EPA to Unveil Revised Plan to Freeze CO2 Limits

April 12, 2019 at 1:30 AM

The U.S. Environmental Protection Agency says the plan it issues this summer to freeze carbon dioxide emission limits is being modified in hopes of placating protesters.

Sources tell Reuters the “freeze” may instead dictate modest decreases in CO2 emissions—and resulting increases in average fuel economy targets between 2020 and 2026.

Standards adopted during the Obama administration call for a sharp acceleration in emission limits during that period that would drive up required new-car fuel economy averages 5% per year to about 36 mpg in 2026.

EPA under the Obama administration calculated the tougher rules would cost carmakers $157 billion and raise the price of a new car by an average $1,200. But the agency also said the move eventually would save car owners $491 billion through fuel savings.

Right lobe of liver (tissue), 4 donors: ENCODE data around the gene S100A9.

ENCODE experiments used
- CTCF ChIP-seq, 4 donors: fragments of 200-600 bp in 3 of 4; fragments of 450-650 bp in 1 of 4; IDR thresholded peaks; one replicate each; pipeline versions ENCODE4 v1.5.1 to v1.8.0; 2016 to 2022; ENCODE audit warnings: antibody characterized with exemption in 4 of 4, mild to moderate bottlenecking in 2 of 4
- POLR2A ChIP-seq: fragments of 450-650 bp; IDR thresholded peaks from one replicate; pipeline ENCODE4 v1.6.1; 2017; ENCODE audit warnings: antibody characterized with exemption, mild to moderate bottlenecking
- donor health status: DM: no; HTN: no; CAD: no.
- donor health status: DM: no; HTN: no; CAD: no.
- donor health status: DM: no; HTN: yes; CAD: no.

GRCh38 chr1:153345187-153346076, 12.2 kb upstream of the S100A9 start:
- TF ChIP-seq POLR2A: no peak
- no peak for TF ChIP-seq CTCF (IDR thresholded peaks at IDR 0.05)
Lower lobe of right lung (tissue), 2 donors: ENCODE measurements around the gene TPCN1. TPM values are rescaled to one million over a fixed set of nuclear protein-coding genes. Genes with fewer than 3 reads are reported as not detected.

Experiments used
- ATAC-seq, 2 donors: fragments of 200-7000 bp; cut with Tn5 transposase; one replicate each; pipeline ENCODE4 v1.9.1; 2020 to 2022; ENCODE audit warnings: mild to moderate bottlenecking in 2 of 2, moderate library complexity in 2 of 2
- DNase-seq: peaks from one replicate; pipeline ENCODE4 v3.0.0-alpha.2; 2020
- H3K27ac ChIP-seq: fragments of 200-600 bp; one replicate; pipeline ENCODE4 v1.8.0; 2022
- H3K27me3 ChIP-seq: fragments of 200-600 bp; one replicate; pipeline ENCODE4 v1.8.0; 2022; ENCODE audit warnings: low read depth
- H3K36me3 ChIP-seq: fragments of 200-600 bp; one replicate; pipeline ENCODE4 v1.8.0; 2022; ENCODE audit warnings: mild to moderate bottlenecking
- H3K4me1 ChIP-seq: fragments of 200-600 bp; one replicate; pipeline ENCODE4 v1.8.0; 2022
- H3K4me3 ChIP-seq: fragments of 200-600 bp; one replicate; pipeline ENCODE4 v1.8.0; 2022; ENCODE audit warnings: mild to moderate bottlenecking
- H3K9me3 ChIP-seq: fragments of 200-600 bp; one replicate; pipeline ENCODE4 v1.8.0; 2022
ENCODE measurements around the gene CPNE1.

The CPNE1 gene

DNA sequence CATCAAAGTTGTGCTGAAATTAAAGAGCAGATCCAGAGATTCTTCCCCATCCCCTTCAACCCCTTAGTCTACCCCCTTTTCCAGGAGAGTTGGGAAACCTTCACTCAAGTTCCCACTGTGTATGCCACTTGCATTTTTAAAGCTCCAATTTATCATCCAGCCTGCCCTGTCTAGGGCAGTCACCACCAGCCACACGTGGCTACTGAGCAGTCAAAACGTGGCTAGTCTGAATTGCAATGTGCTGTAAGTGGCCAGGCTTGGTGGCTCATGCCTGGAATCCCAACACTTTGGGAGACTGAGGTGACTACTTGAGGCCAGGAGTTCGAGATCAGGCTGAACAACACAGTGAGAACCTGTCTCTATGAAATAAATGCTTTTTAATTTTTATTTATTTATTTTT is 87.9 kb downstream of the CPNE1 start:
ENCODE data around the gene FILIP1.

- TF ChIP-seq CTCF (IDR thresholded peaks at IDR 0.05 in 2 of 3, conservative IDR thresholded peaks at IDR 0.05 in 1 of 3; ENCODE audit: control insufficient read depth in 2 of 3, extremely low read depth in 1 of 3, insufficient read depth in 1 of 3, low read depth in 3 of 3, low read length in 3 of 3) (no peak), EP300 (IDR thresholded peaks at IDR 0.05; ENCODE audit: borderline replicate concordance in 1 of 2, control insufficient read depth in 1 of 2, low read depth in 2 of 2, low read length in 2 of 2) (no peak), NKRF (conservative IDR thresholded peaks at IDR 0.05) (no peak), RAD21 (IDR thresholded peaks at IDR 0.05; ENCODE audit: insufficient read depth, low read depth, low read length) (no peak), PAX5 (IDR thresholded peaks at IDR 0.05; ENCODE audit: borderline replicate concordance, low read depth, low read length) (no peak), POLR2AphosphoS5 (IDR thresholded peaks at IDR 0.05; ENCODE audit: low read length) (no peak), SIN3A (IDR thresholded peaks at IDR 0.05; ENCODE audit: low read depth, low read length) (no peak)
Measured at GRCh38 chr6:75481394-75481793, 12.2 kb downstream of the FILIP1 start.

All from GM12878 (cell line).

The EPA under the Trump administration estimates that canceling the tougher standards would hike oil consumption by 500,000 barrels per day but save carmakers $300 billion in regulatory costs and lower the price of a new car by nearly $1,900.

California, which has vowed to impose the Obama-era limits in spite of the EPA’s new ruling, has sued the agency and the National Highway Traffic Safety Administration to reveal how they arrived at such a sharply different conclusion.